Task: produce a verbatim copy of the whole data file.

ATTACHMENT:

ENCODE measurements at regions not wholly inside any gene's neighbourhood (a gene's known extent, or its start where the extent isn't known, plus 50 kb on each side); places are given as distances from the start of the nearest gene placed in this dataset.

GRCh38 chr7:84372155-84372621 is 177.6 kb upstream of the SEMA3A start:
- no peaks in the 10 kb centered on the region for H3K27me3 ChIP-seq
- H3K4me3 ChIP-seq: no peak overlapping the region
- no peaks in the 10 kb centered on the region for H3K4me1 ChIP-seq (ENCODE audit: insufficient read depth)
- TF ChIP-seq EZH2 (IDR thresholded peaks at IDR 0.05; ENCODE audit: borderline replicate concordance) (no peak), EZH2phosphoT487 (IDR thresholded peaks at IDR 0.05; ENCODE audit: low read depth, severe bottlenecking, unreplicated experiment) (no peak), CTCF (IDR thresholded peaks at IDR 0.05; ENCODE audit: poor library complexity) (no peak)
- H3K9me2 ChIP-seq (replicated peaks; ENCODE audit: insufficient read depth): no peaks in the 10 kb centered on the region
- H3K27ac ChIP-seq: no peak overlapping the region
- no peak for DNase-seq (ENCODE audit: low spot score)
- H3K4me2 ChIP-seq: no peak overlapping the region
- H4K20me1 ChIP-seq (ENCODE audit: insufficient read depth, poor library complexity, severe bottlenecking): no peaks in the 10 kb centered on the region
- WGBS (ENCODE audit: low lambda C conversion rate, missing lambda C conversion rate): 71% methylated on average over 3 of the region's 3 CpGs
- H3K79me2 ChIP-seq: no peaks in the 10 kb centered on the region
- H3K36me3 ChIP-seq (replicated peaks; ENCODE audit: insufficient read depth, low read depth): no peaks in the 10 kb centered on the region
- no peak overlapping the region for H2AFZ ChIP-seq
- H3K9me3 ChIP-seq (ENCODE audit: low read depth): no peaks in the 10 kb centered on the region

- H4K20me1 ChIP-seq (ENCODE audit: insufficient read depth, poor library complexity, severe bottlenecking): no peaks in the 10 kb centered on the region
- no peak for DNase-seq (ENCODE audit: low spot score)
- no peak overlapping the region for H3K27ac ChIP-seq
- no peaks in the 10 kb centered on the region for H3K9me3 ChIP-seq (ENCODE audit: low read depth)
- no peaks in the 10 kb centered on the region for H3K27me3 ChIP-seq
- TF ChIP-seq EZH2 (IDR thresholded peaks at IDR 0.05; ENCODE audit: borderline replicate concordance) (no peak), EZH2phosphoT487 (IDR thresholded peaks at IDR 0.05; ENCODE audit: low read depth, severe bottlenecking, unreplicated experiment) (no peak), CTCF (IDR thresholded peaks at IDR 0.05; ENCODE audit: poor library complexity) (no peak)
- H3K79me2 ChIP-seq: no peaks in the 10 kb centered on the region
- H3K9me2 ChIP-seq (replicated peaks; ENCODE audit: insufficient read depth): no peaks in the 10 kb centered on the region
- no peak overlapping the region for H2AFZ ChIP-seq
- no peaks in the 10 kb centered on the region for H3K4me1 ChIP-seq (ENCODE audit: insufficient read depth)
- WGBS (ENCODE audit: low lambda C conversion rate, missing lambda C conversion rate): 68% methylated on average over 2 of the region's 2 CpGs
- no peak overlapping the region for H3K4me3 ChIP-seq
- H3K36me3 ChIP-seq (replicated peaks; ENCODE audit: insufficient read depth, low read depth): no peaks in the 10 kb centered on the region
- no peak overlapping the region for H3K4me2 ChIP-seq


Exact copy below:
ENCODE measurements at regions not wholly inside any gene's neighbourhood (a gene's known extent, or its start where the extent isn't known, plus 50 kb on each side); places are given as distances from the start of the nearest gene placed in this dataset.

GRCh38 chr7:84372155-84372621 is 177.6 kb upstream of the SEMA3A start:
- no peaks in the 10 kb centered on the region for H3K27me3 ChIP-seq
- H3K4me3 ChIP-seq: no peak overlapping the region
- no peaks in the 10 kb centered on the region for H3K4me1 ChIP-seq (ENCODE audit: insufficient read depth)
- TF ChIP-seq EZH2 (IDR thresholded peaks at IDR 0.05; ENCODE audit: borderline replicate concordance) (no peak), EZH2phosphoT487 (IDR thresholded peaks at IDR 0.05; ENCODE audit: low read depth, severe bottlenecking, unreplicated experiment) (no peak), CTCF (IDR thresholded peaks at IDR 0.05; ENCODE audit: poor library complexity) (no peak)
- H3K9me2 ChIP-seq (replicated peaks; ENCODE audit: insufficient read depth): no peaks in the 10 kb centered on the region
- H3K27ac ChIP-seq: no peak overlapping the region
- no peak for DNase-seq (ENCODE audit: low spot score)
- H3K4me2 ChIP-seq: no peak overlapping the region
- H4K20me1 ChIP-seq (ENCODE audit: insufficient read depth, poor library complexity, severe bottlenecking): no peaks in the 10 kb centered on the region
- WGBS (ENCODE audit: low lambda C conversion rate, missing lambda C conversion rate): 71% methylated on average over 3 of the region's 3 CpGs
- H3K79me2 ChIP-seq: no peaks in the 10 kb centered on the region
- H3K36me3 ChIP-seq (replicated peaks; ENCODE audit: insufficient read depth, low read depth): no peaks in the 10 kb centered on the region
- no peak overlapping the region for H2AFZ ChIP-seq
- H3K9me3 ChIP-seq (ENCODE audit: low read depth): no peaks in the 10 kb centered on the region

- H4K20me1 ChIP-seq (ENCODE audit: insufficient read depth, poor library complexity, severe bottlenecking): no peaks in the 10 kb centered on the region
- no peak for DNase-seq (ENCODE audit: low spot score)
- no peak overlapping the region for H3K27ac ChIP-seq
- no peaks in the 10 kb centered on the region for H3K9me3 ChIP-seq (ENCODE audit: low read depth)
- no peaks in the 10 kb centered on the region for H3K27me3 ChIP-seq
- TF ChIP-seq EZH2 (IDR thresholded peaks at IDR 0.05; ENCODE audit: borderline replicate concordance) (no peak), EZH2phosphoT487 (IDR thresholded peaks at IDR 0.05; ENCODE audit: low read depth, severe bottlenecking, unreplicated experiment) (no peak), CTCF (IDR thresholded peaks at IDR 0.05; ENCODE audit: poor library complexity) (no peak)
- H3K79me2 ChIP-seq: no peaks in the 10 kb centered on the region
- H3K9me2 ChIP-seq (replicated peaks; ENCODE audit: insufficient read depth): no peaks in the 10 kb centered on the region
- no peak overlapping the region for H2AFZ ChIP-seq
- no peaks in the 10 kb centered on the region for H3K4me1 ChIP-seq (ENCODE audit: insufficient read depth)
- WGBS (ENCODE audit: low lambda C conversion rate, missing lambda C conversion rate): 68% methylated on average over 2 of the region's 2 CpGs
- no peak overlapping the region for H3K4me3 ChIP-seq
- H3K36me3 ChIP-seq (replicated peaks; ENCODE audit: insufficient read depth, low read depth): no peaks in the 10 kb centered on the region
- no peak overlapping the region for H3K4me2 ChIP-seq